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My Shot The USGA snubbed its own champions by giving Nancy Lopez the only exemption to this year's Open

July 01, 2002
July 01, 2002

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July 1, 2002

My Shot The USGA snubbed its own champions by giving Nancy Lopez the only exemption to this year's Open

When I was growing up in Australia, my dad used to tell me that
if I practiced hard enough I might one day win the U.S Open. In
1983 that dream came true, and from the moment I raised the
trophy over my head, I've had a love affair with the tournament.
It's too bad the USGA doesn't have a similar affection for its
past champions.

This is an article from the July 1, 2002 issue

Now that I've turned 50 and have decided to make this my last
full season on the LPGA tour, I was hoping to hear those
treasured words--"Play away, please"--one last time at the Open.
Instead, the USGA decided to shun me, and other past champs, by
giving the only exemption to this year's Open to someone who has
never won the tournament. Nancy Lopez is a legend and an obvious
sentimental choice because she, too, is making this her last
season, but the fact remains that she is less deserving of an
exemption than a lot of other players.

I wouldn't have cared if the USGA had invited someone like
JoAnne Carner or Jane Geddes--both previous Open winners--but
what's upsetting is that Nancy gets yet another chance to chase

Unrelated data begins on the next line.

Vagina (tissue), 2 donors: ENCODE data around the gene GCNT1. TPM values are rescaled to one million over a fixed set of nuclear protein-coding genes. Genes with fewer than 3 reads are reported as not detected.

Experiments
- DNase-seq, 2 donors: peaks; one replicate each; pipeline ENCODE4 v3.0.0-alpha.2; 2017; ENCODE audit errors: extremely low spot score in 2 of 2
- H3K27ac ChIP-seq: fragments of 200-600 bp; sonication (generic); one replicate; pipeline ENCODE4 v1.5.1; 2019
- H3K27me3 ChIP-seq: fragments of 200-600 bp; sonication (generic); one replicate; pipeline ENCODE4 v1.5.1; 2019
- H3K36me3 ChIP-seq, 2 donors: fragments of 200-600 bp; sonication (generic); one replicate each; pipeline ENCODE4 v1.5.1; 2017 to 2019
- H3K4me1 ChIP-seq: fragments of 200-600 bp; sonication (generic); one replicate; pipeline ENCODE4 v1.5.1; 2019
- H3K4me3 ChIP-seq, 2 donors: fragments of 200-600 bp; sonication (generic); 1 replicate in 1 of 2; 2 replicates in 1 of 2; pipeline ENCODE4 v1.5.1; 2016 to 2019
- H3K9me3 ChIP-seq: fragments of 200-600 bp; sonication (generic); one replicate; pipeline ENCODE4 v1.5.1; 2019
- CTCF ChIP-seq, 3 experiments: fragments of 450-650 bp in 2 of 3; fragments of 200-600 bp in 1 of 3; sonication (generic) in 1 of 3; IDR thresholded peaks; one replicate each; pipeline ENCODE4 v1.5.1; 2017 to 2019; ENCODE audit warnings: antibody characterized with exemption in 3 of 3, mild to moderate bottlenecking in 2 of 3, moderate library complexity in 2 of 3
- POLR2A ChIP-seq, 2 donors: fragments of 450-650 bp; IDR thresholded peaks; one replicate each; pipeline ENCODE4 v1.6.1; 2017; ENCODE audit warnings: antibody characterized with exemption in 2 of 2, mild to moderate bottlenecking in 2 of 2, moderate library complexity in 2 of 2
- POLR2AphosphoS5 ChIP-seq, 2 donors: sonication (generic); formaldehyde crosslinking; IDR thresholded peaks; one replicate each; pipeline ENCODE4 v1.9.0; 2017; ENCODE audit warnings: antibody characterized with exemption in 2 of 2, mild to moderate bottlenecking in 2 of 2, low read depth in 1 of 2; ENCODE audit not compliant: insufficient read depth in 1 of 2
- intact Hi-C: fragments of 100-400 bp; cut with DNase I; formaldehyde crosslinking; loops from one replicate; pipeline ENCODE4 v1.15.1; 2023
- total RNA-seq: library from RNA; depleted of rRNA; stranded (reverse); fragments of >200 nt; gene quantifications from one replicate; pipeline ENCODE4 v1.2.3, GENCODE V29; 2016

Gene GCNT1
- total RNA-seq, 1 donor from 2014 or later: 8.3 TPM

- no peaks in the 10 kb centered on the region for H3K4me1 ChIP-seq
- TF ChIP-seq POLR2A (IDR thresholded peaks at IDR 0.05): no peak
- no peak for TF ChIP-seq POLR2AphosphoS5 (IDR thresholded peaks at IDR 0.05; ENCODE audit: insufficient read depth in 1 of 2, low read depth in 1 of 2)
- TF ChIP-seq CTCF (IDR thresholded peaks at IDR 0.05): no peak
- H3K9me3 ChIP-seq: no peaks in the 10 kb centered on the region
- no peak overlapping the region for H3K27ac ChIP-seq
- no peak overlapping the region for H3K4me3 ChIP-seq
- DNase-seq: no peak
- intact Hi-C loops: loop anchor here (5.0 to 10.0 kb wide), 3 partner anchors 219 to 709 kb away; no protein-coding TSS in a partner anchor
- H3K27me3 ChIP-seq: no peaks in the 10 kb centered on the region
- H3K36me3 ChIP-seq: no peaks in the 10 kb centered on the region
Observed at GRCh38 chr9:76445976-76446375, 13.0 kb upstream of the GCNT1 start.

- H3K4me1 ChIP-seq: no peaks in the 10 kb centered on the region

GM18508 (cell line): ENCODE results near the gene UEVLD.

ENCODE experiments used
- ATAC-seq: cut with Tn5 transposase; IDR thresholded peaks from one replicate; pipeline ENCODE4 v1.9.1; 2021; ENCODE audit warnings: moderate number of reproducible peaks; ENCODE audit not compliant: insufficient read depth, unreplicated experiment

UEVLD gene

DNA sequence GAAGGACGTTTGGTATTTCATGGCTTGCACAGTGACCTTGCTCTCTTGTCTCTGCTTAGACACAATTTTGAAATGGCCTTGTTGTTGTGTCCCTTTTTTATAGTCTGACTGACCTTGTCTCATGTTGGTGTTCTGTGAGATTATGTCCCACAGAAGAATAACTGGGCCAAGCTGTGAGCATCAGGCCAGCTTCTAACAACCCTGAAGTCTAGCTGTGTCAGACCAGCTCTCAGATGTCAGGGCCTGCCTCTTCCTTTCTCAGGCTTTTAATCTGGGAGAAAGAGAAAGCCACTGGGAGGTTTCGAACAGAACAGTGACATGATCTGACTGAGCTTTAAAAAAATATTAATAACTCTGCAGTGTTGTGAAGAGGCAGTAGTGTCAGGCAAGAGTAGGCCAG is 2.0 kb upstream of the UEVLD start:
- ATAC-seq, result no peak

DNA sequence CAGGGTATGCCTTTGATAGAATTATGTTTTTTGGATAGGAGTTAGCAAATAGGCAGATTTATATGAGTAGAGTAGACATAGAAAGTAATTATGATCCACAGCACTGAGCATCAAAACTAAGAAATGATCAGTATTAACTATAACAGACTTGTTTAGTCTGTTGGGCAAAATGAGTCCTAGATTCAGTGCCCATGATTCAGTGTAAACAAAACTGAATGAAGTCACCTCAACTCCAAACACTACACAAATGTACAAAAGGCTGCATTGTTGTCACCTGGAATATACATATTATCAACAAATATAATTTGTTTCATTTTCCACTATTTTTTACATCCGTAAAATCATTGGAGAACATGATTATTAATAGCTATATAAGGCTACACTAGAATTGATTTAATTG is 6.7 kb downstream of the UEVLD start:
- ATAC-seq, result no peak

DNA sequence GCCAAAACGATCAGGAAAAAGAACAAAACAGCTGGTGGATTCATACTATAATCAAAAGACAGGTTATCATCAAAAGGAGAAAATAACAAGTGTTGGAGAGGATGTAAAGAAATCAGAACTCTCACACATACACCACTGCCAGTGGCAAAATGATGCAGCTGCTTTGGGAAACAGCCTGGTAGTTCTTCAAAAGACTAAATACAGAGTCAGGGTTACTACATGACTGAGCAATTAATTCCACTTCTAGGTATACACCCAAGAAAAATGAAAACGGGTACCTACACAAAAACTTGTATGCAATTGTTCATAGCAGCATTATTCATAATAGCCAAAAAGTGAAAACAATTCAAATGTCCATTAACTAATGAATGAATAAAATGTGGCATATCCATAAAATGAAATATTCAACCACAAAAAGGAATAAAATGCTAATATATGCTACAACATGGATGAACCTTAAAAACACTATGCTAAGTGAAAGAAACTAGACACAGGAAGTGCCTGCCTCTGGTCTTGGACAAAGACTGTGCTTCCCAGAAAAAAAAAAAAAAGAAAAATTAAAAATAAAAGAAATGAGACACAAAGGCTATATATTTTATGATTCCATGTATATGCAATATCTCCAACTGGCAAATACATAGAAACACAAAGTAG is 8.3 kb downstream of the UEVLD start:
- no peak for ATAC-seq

her elusive dream while we have to sit at home. This is the
third time the USGA has given her an exemption; no woman has
ever received more free passes. Let's face it, Nancy isn't
exactly playing her best golf. She hasn't made a cut all
year--at least I've made six.

Despite the USGA's stinginess, I love the U.S. Open too much to
just give up, so I tried to play my way in through qualifying on
June 10. My chances of playing in a 27th Open came down to a
10-foot birdie putt on the final hole of a 36-hole qualifier at
Blue Heron Pines in Cologne, N.J. After a grueling 12-hour day I
stood five over par and knew that one last birdie could clinch a
spot in the field. The putt missed just to the left, and now I'm
left out.

Here's the kicker: After that devastating miss I was asked to
trudge out for an extra hole to determine the alternate spots.
Even though all I wanted to do was go home and sulk, I sucked it
up and played that 37th hole to fight for an alternate spot,
because that's how much the Open means to me. It's too bad the
USGA won't return the loyalty.

Jan Stephenson has won 16 LPGA tournaments.

COLOR PHOTO: RICHARD MACKSON